TOMATO PASTE



When tomato puree is cooked for several hours until thick, the richly flavoured tomato concentrate can be bottled to use all year long. Have excess homegrown (or locally grown) tomatoes? Make a batch of your own tomato paste! 
  
Ingredients for  TOMATO PASTE
 
Yield: 8-9 cups
Tomatoes, Roma*
6.3kg (14 pounds)
Citric Acid
1 teaspoon
Salt, Finely Ground
1 teaspoon (optional)
*Fresh or thawed tomatoes can be used. Other “paste/plum” tomato varieties can be used - they are dense with less seeds and are long or pear shaped. Some examples include Amish paste,  black prince, Italian gold, opalka, Polish linguisa, principe borghese, san marzano, saucy and sausage.
  
METHOD:
1.  Clean jars and equipment by washing in hot soapy water and rinsing well before use. 
NOTE: Only half-pint jars (1 cup/250ml jars, or smaller in volume) are suitable for this recipe.
2.  Wash tomatoes. Discard spoiled tomatoes (damaged tomatoes will affect the flavour, reduce storage period and increase risk of spoilage). Remove tomato cores.
3.  Spread tomatoes on an oven tray in a single layer. Roast on low heat until skins split.
4.  Remove trays from the oven and cool tomatoes to touch.
5.  Discard tomato skins (or set aside to dehydrate into tomato powder) and run roasted tomatoes through a passata machine, food mill or sieve to discard seeds.
6.  Place tomato puree into a large pan. Add citric acid and stir well. Simmer tomato puree gently until as thick as possible – this can be done in the slow cooker, oven or stovetop.
NOTE: This reduction is “low and slow” – on low heat to prevent scorching and slowly over several hours to remove the water content – until the mixture is very hick (and halved in volume).
7.  When the tomato paste is ready: place the lids into a heatproof bowl and cover the lids with boiling water. Remove the lids from the water when you are ready to place them onto the jars to seal.  
8. Place jars onto a heatproof surface i.e. wood board (or tea towel).
9.  Fill jars with hot tomato paste, filling to 1.25cm (1/2 inch) from the rim of each jar.
TIP: use a jar funnel to fill jars.
10.  Using a non-metal utensil (i.e. chopstick), remove any bubbles and add more hot tomato paste if required to correct the headspace if it dropped below 1.25cm (1/2 inch) from the jar rim.
11.  Wipe jar rims with a damp paper towel to remove any food residue.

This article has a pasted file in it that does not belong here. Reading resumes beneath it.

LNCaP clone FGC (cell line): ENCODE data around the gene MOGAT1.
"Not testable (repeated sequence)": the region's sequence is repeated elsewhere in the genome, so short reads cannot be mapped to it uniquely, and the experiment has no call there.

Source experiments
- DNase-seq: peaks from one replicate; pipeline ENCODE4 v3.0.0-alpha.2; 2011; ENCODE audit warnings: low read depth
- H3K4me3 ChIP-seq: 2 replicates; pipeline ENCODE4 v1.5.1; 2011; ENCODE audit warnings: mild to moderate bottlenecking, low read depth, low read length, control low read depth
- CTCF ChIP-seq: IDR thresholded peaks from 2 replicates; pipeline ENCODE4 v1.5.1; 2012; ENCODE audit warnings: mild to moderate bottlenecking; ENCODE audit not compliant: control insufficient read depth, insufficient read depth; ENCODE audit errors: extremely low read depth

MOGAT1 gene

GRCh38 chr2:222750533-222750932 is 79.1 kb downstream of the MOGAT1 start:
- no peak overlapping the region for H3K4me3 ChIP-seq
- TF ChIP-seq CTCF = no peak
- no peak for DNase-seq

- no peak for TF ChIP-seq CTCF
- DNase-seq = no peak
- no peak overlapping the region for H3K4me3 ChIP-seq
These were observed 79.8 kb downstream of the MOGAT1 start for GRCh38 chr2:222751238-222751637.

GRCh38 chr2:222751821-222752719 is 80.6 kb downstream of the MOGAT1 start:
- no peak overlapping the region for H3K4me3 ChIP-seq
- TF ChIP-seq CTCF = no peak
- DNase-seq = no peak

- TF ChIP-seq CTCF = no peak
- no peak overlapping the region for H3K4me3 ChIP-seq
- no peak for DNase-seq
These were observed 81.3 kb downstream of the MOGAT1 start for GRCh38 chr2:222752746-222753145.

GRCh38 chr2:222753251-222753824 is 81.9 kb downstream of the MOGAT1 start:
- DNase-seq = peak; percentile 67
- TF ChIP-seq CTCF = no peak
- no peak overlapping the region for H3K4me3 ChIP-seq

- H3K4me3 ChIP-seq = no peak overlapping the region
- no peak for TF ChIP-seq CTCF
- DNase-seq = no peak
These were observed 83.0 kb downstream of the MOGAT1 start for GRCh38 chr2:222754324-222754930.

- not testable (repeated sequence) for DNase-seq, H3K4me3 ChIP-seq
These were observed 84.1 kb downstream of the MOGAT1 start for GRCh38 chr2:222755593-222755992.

12.  Remove lids from hot water and seal jars i.e. twist to secure “fingertip tight”.
13.  Return jars of bottled tomatoes into the pot of boiling water and boil for the processing time stated below. Start the timer once the water comes back to a full boil.
14.  Turn off the heat source once the time is up. Remove jars from hot water after 5 more minutes. Cool jars overnight on a heatproof surface i.e. wooden board or towel. Do not adjust lids during this time.
15.  After 12-24 hours: check jars have sealed before labelling and dating clearly.
16.  Store jars of tomato paste in a cool, dark and dry place (i.e. pantry) for up to 12 months. Jar lids should remain tightly sealed during storage, and not flex up or down when pressed (which indicates jar seal failure, do not consume).
17.  Refrigerate jars upon opening and consume contents within 5 days.
TIP: Freeze leftover tomato paste from opened jars in freezer safe containers (we recommend storing in the freezer in an ice cube tray that has an airtight lid, example pictured).
      
Processing Time for   Tomato Paste   in a Boiling Water Canner

Altitude Processing Times
Packing Style
Jar Size
0-1000 ft
1001-3000 ft
3001-6000 ft
6000+ ft
Hot Pack
Half-Pint (250ml/1 cup)
or smaller
45 minutes
50 minutes
55 minutes
60 minutes
  
Author: Megan Radaich          
Image credit: Megan Radaich          
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Kaya Wanjoo. Food Preserving kaditj kalyakoorl moondang-ak kaaradj midi boodjar-ak nyininy, yakka wer waabiny, Noongar moort. Ngala kaditj baalap kalyakoorl nidja boodjar wer kep kaaradjiny, baalap moorditj nidja yaakiny-ak wer moorditj moort wer kaditj Birdiya wer yeyi.
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